Design Technology


The Technology department encompasses several strands.

The rationale behind DT is problem solving in an analytical fashion, by applying an iterative design process to a problem, producing solutions which take account of the opinions and requirements of others as well as the work of other designers and makers.

The approach taken is a project based one where the full design process is followed and culminates in a make activity.

In the design process a number of visual aspects are taught – sketching, drawing, rendering and the application of these to produce 2D and 3d imagery using pencil and pen techniques as well as CAD together with appropriate presentation and representation techniques as well as an appreciation of line quality.

All design work is annotated using the same guidelines of describe, justify, opinion and alternative -to allow students of all abilities to develop their skills in explaining their work to others through visual and written means.

Research is used to appreciate the work of others, including an introduction to other designers and design styles – as well as being a tool for choosing and justifying materials and processes.

Making covers the shaping of various materials including engineered timbers, natural timbers, together with polymers such as acrylic and polystyrene. Techniques used include laser cutting, as well as shaping and cutting by hand and machine tools with the subsequent finishing of materials to a high standard including the application of colour. Materials are joined using various fixing types and processes covering temporary and permanent types.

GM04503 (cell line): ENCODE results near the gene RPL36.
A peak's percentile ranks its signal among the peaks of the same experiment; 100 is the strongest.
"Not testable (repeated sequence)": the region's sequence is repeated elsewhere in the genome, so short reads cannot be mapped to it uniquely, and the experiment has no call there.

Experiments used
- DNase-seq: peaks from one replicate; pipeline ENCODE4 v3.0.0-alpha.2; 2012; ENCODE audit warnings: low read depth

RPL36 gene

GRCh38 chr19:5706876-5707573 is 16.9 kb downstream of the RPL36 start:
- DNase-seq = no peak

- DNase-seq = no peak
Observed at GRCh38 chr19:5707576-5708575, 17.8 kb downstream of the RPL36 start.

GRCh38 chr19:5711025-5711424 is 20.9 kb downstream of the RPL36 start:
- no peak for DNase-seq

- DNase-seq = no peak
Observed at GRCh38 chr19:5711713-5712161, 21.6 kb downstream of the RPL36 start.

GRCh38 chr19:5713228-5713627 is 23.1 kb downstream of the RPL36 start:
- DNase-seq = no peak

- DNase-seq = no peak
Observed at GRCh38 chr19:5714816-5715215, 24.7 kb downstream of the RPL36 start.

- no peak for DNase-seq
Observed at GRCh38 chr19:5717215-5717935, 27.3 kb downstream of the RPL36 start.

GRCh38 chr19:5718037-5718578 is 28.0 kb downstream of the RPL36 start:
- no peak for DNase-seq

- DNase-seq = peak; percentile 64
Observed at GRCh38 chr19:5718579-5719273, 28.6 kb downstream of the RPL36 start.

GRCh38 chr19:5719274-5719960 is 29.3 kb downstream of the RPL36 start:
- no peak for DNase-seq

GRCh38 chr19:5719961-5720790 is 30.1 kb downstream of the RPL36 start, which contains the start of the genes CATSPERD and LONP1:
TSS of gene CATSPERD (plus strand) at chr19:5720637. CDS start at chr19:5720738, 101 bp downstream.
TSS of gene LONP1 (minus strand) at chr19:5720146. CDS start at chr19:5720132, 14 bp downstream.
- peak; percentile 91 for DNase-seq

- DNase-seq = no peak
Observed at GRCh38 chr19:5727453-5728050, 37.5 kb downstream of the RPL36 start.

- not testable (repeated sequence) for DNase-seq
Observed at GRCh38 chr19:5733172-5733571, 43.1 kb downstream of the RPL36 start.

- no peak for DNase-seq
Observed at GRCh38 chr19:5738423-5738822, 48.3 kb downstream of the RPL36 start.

Electronics are incorporated into project work where possible and include an introduction to a number of standard electronic components and their inclusion in circuit boards designed for a variety of purposes. Where possible these circuit boards are produced in school rather than buying kits, to show the processes involved in designing and producing the boards. Students assemble the boards and components to learn the production techniques as well as building resilience through fault finding.

Evaluating and commenting on the work of other students is encouraged, as is helping others when difficulty is encountered.

Computer use is integral to DT, both for specialist use through CAD and CAM, and general use to present work. Computer use is especially encouraged in supporting clarity of presentation for all – and a variety of software is used both installed and cloud based.